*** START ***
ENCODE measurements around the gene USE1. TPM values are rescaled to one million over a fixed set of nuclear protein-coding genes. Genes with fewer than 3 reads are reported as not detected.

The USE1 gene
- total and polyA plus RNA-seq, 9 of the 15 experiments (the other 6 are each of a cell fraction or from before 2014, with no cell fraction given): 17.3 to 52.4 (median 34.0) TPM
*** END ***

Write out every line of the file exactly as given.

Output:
ENCODE measurements around the gene USE1. TPM values are rescaled to one million over a fixed set of nuclear protein-coding genes. Genes with fewer than 3 reads are reported as not detected.

The USE1 gene
- total and polyA plus RNA-seq, 9 of the 15 experiments (the other 6 are each of a cell fraction or from before 2014, with no cell fraction given): 17.3 to 52.4 (median 34.0) TPM